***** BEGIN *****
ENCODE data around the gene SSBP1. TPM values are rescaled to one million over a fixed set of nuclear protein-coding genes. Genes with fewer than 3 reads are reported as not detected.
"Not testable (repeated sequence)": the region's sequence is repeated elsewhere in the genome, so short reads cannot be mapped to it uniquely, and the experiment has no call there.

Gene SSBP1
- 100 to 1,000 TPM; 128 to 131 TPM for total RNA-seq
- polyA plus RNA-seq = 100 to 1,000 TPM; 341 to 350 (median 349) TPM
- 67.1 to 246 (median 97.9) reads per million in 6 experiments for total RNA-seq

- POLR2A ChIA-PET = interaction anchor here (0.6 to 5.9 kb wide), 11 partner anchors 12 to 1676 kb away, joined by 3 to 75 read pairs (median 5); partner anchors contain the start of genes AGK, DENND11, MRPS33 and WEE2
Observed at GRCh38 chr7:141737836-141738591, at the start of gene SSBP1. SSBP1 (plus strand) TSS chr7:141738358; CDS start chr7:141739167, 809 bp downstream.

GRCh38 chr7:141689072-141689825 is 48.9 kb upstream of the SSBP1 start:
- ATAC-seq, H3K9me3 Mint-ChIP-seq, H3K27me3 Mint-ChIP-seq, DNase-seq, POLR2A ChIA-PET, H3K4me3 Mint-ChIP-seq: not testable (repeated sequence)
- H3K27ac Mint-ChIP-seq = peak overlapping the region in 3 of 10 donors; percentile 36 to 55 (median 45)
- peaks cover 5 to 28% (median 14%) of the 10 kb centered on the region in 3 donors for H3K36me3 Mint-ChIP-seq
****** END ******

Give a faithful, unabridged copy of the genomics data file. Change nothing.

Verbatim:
ENCODE data around the gene SSBP1. TPM values are rescaled to one million over a fixed set of nuclear protein-coding genes. Genes with fewer than 3 reads are reported as not detected.
"Not testable (repeated sequence)": the region's sequence is repeated elsewhere in the genome, so short reads cannot be mapped to it uniquely, and the experiment has no call there.

Gene SSBP1
- 100 to 1,000 TPM; 128 to 131 TPM for total RNA-seq
- polyA plus RNA-seq = 100 to 1,000 TPM; 341 to 350 (median 349) TPM
- 67.1 to 246 (median 97.9) reads per million in 6 experiments for total RNA-seq

- POLR2A ChIA-PET = interaction anchor here (0.6 to 5.9 kb wide), 11 partner anchors 12 to 1676 kb away, joined by 3 to 75 read pairs (median 5); partner anchors contain the start of genes AGK, DENND11, MRPS33 and WEE2
Observed at GRCh38 chr7:141737836-141738591, at the start of gene SSBP1. SSBP1 (plus strand) TSS chr7:141738358; CDS start chr7:141739167, 809 bp downstream.

GRCh38 chr7:141689072-141689825 is 48.9 kb upstream of the SSBP1 start:
- ATAC-seq, H3K9me3 Mint-ChIP-seq, H3K27me3 Mint-ChIP-seq, DNase-seq, POLR2A ChIA-PET, H3K4me3 Mint-ChIP-seq: not testable (repeated sequence)
- H3K27ac Mint-ChIP-seq = peak overlapping the region in 3 of 10 donors; percentile 36 to 55 (median 45)
- peaks cover 5 to 28% (median 14%) of the 10 kb centered on the region in 3 donors for H3K36me3 Mint-ChIP-seq